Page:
When I click the Start button

This is because these are not custom steps, but rather predefined steps in gwen-web. The embedded web engine in the interpreter knows how to execute them without us having to do anything. But we do again fail with a similar error to the one we got last time on the custom step that follows.

ERROR - Failed step [at line 33]: Then I should be on the step 2 page:
Unsupported or undefined step: Then I should be on the step 2 page

The Completed Meta

Repeating the process for the remaining custom steps (and doing some refactoring as we go to eliminate redundancies) yields the complete meta specification below. Most of the steps in this meta are borrowed from the previous post. We simply bound them here to step definitions and mapped them by name to the custom steps in our feature.

   Feature: floodio meta
  
  Scenario: Initialise
      Given the heading can be located by tag name "h2"
        And the next button can be located by class name "btn"
       
  @StepDef
  Scenario: I launch the floodio challenge
      Given I navigate to "https://challengers.flood.io/start"
  
  @StepDef 
  Scenario: I should be on the start page
      Given I wait until "$('h1').text().trim() == 'Welcome to our Script Challenge'"
       Then I am on the start page
        And the heading can be located by tag name "h1"
        And the heading should be "Welcome to our Script Challenge"
        And the Start button can be located by name "commit"

  @StepDef
  Scenario: I should be on the step 2 page
      Given I wait until "$('h2').text().trim() == 'Step 2'"
       Then I am on the step 2 page
        And the heading should be "Step 2"
        And the how old are you dropdown can be located by id "challenger_age"

 @StepDef
  Scenario: I should be on the step 3 page
      Given I wait until "$('h2').text().trim() == 'Step 3'"
       Then I am on the step 3 page
        And the heading should be "Step 3"
        And the largest order value is defined by javascript "Math.max.apply(Math, $.map($('.radio'), function(x) { return parseInt($(x).text()); }))"
        And the largest order input field can be located by id "challenger_largest_order"
        And the largest order radio button can be located by javascript "$('.radio:contains(${the largest order value}) input').get(0);"
      
  @StepDef  
  Scenario: I should be on the step 4 page
      Given I wait until "$('h2').text().trim() == 'Step 4'"
       Then I am on the step 4 page
        And the heading should be "Step 4"
        
  @StepDef
  Scenario: I should be on the step 5 page
      Given I wait until "$('h2').text().trim() == 'Step 5'"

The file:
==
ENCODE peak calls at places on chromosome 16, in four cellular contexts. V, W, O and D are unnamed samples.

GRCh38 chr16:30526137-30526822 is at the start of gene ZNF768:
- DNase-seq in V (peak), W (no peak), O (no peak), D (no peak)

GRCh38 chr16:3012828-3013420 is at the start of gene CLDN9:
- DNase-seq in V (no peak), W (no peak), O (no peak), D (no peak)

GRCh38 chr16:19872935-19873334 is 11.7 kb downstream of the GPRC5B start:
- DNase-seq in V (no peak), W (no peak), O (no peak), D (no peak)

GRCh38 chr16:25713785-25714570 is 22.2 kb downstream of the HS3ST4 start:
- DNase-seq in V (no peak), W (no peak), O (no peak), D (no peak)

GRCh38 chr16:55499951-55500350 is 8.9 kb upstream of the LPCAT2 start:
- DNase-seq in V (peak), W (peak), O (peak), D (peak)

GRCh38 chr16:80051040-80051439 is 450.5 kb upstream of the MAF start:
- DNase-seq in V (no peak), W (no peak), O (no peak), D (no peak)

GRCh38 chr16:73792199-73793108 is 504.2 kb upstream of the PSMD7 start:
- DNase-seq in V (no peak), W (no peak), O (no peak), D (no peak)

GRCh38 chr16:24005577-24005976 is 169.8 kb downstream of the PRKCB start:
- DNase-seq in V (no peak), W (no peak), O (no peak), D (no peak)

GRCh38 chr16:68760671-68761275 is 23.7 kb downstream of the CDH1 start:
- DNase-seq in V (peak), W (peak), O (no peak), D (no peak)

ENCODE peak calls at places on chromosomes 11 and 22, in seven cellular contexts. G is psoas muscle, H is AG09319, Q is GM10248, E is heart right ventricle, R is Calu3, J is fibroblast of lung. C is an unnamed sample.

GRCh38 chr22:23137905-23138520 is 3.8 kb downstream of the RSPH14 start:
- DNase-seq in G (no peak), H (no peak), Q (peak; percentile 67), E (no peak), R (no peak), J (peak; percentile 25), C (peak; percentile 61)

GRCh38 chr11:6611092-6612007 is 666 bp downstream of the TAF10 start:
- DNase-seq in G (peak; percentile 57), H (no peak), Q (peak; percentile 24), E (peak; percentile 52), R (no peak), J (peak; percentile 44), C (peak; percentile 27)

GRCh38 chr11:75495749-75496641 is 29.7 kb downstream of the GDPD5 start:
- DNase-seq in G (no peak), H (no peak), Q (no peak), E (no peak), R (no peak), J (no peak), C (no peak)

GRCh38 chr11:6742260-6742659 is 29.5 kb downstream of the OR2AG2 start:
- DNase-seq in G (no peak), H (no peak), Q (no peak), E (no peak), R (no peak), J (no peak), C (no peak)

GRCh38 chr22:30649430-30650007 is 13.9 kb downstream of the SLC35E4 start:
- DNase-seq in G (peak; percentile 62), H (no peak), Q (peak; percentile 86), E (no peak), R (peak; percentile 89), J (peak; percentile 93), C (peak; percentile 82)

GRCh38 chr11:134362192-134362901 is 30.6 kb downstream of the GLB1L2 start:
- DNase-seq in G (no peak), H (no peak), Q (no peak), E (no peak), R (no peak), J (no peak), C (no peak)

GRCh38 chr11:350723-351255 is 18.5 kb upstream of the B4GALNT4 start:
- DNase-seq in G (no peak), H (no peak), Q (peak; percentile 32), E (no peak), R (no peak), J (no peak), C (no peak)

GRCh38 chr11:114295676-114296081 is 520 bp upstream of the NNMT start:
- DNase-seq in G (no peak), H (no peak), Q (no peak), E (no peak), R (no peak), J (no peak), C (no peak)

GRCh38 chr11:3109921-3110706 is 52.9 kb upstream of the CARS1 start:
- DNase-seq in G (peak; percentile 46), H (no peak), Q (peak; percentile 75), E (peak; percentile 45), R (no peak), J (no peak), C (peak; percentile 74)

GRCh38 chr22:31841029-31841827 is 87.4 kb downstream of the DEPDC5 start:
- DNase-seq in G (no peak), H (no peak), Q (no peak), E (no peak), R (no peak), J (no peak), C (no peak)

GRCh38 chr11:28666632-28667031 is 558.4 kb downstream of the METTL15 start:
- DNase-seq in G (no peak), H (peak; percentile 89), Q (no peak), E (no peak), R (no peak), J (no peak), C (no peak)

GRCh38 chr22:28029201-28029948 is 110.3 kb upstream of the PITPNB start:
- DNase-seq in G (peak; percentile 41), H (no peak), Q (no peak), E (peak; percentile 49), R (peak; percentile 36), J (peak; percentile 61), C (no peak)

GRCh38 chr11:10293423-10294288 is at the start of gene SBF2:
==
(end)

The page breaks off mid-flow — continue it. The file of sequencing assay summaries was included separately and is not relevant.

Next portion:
Then I am on the step 5 page
        And the heading should be "Step 5"
        And the one time token can be located by css selector ".token"
        And the one time token field can be located by id "challenger_one_time_token"
        
  @StepDef
  Scenario: I should be on the challenge completed page
      Given I wait until "$('h2').text().trim() == 'You're Done!'"
       Then I am on the challenge completed page
        And the heading should be "You're Done!"
     
  @StepDef
  Scenario: I select and enter the largest order value
      Given I type the largest order value in the largest order input field
        And I click the largest order radio button
  
  @StepDef
  Scenario: I enter the one time token
      Given I wait for the one time token text
        And I type the one time token in the one time token field

Conclusion

With the meta complete and all custom steps resolved, we now have a fully executable feature file for automating the floodio challenge. We did this by writing the feature specification first and composing the meta specification second to make the feature executable “as is” (without modifying it whatsoever). Launching the feature should now always result in success, unless something has changed in the application or it suddenly goes offline.

Windows:

gwen -b FloodIO.feature

Mac:

./gwen -b FloodIO.feature

automation-by-meta-3

Reports

If you want to also generate reports:

Windows:

gwen -b -r target\reports FloodIO.feature

Mac:

./gwen -b -r target/reports FloodIO.feature

A HTML report will be available at target/reports/index.html.

Tips

The approach presented here can be used to automate any web application and works consistently well across the four major browsers. The core tips for doing it right include:

  • Composing a custom step that will take you to the entry point of the application. The step definition for this should include all the necessary steps to get you there.
  • Composing custom wait steps for each page. For any given page, you must first wait for that page to load through an appropriately tailored JavaScript predicate before putting the page in scope, binding its locators, and performing actions and assertions on it.
  • Creating all conditions and asserting all expectations for completeness.

Next Time

In the next post we will look at properties and see how they can be used to bind environment and user data.

Update – 16 July 2015
See configurable user properties with gwen-web.